X-Class Solar Flare

This spectacular image of the sun shows yet another powerful solar flare that the sun has emitted in recent weeks.  The image was taken Nov. 19 by NASA’s Solar Dynamics Observatory.  You can fly a symbolic portion of your love one’s cremated remains on board a new solar observing spacecraft, the Sunjammer solar sail, which will give us even earlier warning of solar storms that could adversely affect Earth.  Reservations are open: Contact us for more information.

Solar flare
An X1-class flare erupts from the right side of the sun in this image captured by NASA’s Solar Dynamics Observatory on Nov. 19, 2013. The flare erupted from a region that produced many flares in its two-week journey across the face of the sun, and is shown here just before rotating out of view.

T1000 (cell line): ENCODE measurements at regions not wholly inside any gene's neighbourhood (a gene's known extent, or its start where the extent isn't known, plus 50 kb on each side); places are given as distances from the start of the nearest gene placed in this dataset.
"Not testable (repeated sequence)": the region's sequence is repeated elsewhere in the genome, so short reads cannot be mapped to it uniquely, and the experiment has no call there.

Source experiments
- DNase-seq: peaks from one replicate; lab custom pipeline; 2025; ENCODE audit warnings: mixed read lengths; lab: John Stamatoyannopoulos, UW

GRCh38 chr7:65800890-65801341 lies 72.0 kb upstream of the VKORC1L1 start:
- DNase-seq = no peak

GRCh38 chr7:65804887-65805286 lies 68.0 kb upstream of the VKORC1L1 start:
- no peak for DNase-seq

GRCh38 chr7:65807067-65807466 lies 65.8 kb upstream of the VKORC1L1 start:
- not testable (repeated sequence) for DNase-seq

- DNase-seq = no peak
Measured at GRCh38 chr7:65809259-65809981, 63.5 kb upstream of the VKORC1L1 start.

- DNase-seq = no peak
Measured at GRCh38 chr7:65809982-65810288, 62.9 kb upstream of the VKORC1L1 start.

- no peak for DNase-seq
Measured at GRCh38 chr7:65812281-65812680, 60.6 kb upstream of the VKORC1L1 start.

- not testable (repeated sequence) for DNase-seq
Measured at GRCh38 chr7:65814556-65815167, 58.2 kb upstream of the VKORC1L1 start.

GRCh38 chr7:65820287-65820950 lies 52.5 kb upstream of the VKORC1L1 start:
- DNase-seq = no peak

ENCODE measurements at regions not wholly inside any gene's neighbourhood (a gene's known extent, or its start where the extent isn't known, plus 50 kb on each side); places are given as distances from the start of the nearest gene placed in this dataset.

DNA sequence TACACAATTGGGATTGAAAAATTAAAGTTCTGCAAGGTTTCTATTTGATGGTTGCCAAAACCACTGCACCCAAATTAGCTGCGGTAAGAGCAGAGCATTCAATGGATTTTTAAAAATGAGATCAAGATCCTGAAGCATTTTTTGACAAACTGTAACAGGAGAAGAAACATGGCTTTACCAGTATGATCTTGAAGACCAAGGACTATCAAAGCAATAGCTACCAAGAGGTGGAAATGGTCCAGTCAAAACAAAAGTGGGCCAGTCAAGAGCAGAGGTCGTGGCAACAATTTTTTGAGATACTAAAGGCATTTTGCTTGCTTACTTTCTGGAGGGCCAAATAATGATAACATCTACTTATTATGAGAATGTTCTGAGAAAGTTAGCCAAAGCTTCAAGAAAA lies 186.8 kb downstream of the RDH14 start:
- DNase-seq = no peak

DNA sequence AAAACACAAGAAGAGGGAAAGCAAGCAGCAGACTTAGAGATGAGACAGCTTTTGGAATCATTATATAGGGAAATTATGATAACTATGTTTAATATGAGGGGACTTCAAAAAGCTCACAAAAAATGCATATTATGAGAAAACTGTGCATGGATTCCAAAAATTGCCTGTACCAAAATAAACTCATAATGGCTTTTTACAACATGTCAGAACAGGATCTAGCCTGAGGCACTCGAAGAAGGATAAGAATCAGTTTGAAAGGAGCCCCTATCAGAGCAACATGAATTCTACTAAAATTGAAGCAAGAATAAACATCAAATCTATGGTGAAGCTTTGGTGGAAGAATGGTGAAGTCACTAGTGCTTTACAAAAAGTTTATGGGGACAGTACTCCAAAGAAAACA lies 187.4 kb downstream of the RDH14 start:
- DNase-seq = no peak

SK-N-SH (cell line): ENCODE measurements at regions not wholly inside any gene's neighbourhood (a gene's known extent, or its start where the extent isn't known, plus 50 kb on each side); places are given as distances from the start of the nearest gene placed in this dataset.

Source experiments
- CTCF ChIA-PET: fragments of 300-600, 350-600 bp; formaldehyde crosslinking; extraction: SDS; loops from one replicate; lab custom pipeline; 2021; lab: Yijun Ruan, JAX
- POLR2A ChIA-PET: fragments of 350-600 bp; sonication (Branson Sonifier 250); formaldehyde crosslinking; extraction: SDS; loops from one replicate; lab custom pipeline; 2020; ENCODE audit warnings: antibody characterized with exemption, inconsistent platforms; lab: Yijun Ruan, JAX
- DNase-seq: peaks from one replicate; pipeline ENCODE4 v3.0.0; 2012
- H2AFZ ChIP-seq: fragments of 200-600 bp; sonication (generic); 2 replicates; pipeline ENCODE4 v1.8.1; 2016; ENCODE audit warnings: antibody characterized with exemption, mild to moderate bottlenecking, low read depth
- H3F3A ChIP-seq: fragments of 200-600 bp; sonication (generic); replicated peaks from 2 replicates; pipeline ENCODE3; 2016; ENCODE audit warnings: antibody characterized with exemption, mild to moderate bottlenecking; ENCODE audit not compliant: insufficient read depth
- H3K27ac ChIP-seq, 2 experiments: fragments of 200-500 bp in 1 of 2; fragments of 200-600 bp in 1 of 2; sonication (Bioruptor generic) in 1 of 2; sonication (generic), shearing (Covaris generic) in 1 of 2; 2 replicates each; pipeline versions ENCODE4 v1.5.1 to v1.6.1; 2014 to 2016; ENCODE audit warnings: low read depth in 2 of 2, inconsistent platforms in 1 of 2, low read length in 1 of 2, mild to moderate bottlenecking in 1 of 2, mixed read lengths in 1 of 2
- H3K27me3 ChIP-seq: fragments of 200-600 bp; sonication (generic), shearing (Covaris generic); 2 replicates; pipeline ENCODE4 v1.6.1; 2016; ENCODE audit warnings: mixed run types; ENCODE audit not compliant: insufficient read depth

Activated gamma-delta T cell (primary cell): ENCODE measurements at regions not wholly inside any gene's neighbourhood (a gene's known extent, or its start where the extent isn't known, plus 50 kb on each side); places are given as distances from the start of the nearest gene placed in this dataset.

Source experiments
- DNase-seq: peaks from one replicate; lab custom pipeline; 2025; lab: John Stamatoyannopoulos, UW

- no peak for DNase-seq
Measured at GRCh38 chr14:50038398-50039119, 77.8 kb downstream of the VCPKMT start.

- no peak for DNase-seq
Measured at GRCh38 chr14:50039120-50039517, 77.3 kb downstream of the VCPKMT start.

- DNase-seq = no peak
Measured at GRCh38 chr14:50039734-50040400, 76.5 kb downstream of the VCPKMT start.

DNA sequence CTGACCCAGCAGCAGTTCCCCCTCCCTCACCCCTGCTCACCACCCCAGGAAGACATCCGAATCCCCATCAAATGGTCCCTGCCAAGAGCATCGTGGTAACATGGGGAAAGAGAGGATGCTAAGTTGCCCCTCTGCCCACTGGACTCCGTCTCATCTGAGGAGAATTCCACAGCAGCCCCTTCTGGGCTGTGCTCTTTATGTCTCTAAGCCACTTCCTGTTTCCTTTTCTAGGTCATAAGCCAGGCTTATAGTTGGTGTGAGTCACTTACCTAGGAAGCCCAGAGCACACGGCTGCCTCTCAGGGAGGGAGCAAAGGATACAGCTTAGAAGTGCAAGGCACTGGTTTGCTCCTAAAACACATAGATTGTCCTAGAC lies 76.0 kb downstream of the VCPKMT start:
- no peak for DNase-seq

Image Credit: NASA/SDO

This solar flare peaked at 5:26 a.m. EST (10:26 am GMT) Nov. 19. Solar flares are powerful bursts of radiation. Harmful radiation from a flare cannot pass through Earth’s atmosphere to physically affect humans on the ground, however — when intense enough — they can disturb the atmosphere in the layer where GPS and communications signals travel.

This flare is classified as an X1.0 class flare. “X-class” denotes the most intense flares, while the number provides more information about its strength. An X2 is twice as intense as an X1, an X3 is three times as intense, etc.